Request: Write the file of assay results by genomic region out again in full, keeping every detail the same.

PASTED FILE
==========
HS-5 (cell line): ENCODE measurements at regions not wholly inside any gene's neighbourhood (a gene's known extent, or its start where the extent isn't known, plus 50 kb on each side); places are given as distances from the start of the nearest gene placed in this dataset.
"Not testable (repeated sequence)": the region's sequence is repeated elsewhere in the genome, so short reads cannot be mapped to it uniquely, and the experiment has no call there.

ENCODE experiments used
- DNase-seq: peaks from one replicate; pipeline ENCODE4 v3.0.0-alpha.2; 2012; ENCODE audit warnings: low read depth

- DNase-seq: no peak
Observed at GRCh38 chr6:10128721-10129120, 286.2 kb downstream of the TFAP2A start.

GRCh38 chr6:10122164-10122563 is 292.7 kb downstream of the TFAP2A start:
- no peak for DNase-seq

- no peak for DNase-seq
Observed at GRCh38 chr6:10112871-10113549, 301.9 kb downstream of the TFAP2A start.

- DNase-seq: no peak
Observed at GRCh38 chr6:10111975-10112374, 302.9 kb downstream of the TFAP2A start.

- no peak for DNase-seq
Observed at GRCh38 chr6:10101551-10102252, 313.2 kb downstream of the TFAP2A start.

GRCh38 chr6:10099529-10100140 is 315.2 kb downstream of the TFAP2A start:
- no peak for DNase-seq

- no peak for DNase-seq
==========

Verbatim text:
HS-5 (cell line): ENCODE measurements at regions not wholly inside any gene's neighbourhood (a gene's known extent, or its start where the extent isn't known, plus 50 kb on each side); places are given as distances from the start of the nearest gene placed in this dataset.
"Not testable (repeated sequence)": the region's sequence is repeated elsewhere in the genome, so short reads cannot be mapped to it uniquely, and the experiment has no call there.

ENCODE experiments used
- DNase-seq: peaks from one replicate; pipeline ENCODE4 v3.0.0-alpha.2; 2012; ENCODE audit warnings: low read depth

- DNase-seq: no peak
Observed at GRCh38 chr6:10128721-10129120, 286.2 kb downstream of the TFAP2A start.

GRCh38 chr6:10122164-10122563 is 292.7 kb downstream of the TFAP2A start:
- no peak for DNase-seq

- no peak for DNase-seq
Observed at GRCh38 chr6:10112871-10113549, 301.9 kb downstream of the TFAP2A start.

- DNase-seq: no peak
Observed at GRCh38 chr6:10111975-10112374, 302.9 kb downstream of the TFAP2A start.

- no peak for DNase-seq
Observed at GRCh38 chr6:10101551-10102252, 313.2 kb downstream of the TFAP2A start.

GRCh38 chr6:10099529-10100140 is 315.2 kb downstream of the TFAP2A start:
- no peak for DNase-seq

- no peak for DNase-seq